The implementation will be very interesting to watch. I think a lot will depend on the decisions that individual states make about implementation. If you have a patchwork of different approaches, you could see some perverse outcomes.
As a general matter, the EPA seems to be trying to have achievable targets and to have as much flexibility under existing law as can possibly be given to the states that have to comply. You still shouldn't ignore the fact that comprehensive national legislation would be more efficient than using this authority for something that it wasn't designed for. But, within the confines of the law, they're trying to create as much of that flexibility as they can.
James Stafford: A number of analysts are suggesting that the EPA’s proposed regulations could help revive nuclear energy. Do you see this happening?
Michael Levi: The EPA regulations don't really tell you anything about which sources will benefit, because the micro-level incentives that will affect investments in operation are all going to be determined by the states. The EPA certainly uses the possibility of nuclear shutdowns in determining its baseline.
So there's a bit of a message there that saving nuclear power plants is one way you can achieve your goals, but it's all up to the states whether that's how they do things or not.
James Stafford: Your new book, co-authored with Elizabeth C. Economy, “By All Means Necessary,” takes us through China’s resource quest and how it will change the world. What is the key takeaway message from this work?
Michael Levi: To me there are two very large takeaways. The first is, while we fixate on the sexy headlines about how Chinese workers in Africa are changing society there or on how Chinese behavior in the South and East China Sea is creating military risks, by far the biggest consequence of China's resource quest so far has been through its simple impact on trading prices. That's had consequences for producers and consumers all over the world regardless of whether they have direct interactions with China. We often skip over that, but it's enormous.
The second big takeaway to me is that while China's changing the world, China's engagement with the world is changing China in big ways as well. You see that in the behavior of Chinese companies on the ground in the countries where they invest. You see it in the way that China thinks about military deployments, about cooperation in securing sea lanes.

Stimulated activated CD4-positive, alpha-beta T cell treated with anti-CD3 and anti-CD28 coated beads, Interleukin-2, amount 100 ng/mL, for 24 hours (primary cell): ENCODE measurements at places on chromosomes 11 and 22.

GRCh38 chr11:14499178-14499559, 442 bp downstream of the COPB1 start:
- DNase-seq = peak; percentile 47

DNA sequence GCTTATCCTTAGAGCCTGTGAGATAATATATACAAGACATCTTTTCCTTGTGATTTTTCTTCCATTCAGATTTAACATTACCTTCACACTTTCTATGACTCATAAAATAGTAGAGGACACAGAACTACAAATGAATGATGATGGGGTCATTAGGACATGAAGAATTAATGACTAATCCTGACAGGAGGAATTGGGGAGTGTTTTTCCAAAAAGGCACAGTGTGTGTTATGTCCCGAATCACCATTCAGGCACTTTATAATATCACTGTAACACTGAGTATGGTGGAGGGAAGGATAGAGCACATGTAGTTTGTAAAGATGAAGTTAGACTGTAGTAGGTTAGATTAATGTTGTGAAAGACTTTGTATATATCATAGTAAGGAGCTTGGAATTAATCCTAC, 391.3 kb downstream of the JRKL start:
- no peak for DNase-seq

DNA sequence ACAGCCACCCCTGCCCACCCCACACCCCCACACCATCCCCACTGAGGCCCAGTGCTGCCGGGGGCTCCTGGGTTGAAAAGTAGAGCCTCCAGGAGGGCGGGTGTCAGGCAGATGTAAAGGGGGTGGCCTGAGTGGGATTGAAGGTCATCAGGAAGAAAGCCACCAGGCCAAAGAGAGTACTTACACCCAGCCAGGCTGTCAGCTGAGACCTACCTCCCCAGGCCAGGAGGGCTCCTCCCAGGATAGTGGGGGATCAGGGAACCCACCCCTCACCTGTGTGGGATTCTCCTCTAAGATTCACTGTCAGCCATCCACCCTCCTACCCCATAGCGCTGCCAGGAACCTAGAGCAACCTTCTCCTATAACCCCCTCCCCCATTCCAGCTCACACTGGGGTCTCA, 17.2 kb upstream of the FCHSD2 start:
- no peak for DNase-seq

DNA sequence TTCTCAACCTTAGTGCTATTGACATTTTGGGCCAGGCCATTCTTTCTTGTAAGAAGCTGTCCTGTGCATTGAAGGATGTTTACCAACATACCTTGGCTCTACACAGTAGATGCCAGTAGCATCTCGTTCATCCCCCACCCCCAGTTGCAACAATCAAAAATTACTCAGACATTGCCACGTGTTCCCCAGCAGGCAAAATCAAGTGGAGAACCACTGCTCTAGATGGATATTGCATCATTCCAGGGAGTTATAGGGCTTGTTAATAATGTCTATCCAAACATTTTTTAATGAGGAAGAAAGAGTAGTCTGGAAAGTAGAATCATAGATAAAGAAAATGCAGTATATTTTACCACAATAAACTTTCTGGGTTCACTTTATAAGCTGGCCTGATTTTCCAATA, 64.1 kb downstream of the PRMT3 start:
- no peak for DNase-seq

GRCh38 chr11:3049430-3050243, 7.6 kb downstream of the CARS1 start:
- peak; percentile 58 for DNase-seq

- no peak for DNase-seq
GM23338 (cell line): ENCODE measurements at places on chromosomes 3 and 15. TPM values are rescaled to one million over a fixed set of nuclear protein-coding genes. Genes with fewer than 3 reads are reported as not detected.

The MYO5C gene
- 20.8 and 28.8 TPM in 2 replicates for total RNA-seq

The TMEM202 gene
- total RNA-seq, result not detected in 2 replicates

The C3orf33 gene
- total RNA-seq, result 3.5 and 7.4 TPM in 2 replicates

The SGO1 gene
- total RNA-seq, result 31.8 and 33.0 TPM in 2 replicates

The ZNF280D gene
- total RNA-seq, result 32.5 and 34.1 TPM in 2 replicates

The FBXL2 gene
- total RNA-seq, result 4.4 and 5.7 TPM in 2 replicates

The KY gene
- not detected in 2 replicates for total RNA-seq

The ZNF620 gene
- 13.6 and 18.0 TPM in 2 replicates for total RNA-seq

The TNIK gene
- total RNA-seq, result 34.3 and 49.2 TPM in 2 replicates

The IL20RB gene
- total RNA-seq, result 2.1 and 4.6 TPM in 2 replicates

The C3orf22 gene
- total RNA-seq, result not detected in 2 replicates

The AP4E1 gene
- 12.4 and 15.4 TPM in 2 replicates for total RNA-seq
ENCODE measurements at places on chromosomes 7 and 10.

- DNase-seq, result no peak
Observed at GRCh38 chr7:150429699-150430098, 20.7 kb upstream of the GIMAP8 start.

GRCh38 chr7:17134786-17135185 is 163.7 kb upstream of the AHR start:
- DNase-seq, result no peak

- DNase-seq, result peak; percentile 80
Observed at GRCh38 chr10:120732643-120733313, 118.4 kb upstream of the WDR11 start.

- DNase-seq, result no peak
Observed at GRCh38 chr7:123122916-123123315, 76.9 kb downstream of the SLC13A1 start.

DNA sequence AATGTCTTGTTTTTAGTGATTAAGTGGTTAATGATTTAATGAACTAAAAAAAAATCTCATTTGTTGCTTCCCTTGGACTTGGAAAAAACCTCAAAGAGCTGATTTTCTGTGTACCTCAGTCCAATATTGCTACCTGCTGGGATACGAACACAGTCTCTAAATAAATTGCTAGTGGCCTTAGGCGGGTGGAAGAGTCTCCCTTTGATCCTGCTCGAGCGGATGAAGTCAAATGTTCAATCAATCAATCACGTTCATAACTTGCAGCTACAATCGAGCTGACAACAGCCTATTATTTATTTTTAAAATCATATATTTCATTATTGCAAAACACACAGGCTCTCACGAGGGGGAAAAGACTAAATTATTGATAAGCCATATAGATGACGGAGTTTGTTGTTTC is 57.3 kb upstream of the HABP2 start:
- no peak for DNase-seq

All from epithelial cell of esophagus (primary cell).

You see that in the way that China is addressing its own demand and its own production opportunities, as it responds by itself to the high prices that it's played a critical part in creating. Its impact on China itself, as China's resource quest evolves, I think is something that's been under-appreciated but that over the long run will be very consequential.
James Stafford: In terms of impacting climate change, how does China compare globally and what can we expect over the next five to 10 years?
Michael Levi: What we do see is an interaction between China's efforts to deal with its local environmental problems, its efforts to provide security of supply for its energy sources, and the climate outcomes that develop. To the extent that China feels more confident, for example, in securing natural gas from a variety of sources--domestic, LNG, Russia, Turkmenistan--it becomes more willing to use natural gas to replace coal as a way of cutting local air pollution. That, in turn, has benefits for global climate change.
I think that's how you think about the impact of China's resource quest on climate change. It's the sort of ‘second order’ effect. I would've said a few years ago that extreme Chinese concerns about the security of natural gas supplies means that there won't be a substantial shift from coal in that direction, which itself has timing implications, but this changing level of confidence, together with much greater concerns about local air pollution, starts to tilt things in a different direction.
James Stafford: How is China’s resource hunger changing the face of competition globally for oil and gas plays in frontier venues in Africa and the Middle East?
Michael Levi: Still, I think you need to distinguish between two different kinds of frontier venues. Chinese companies appear to have considerably more appetite for politically risky places. You've seen that in Sudan, for example. That's a place where they have a peculiar kind of competitive advantage over Western firms.
Where I think the competitive advantage has been overstated, at least by casual observers, is in frontier places that are frontier because of their technical difficulties. The Chinese companies still are not on the cutting edge. They still need to partner, at a minimum, with Western companies, and that constrains their ability to directly out-compete Western multinationals, because in so many cases they need the Western multinationals.
You saw that, for example, in the more technically complicated parts of the Iranian natural gas sector. When Western companies pulled out because of sanctions, there was a fear that Chinese companies would fill in and undermine the impact of sanctions. It turned out that in a lot of cases, the Chinese companies weren't capable of operating the projects, or needed equipment from Europe or the United States that they simply couldn't get.
Interview by James Stafford of Oilprice.com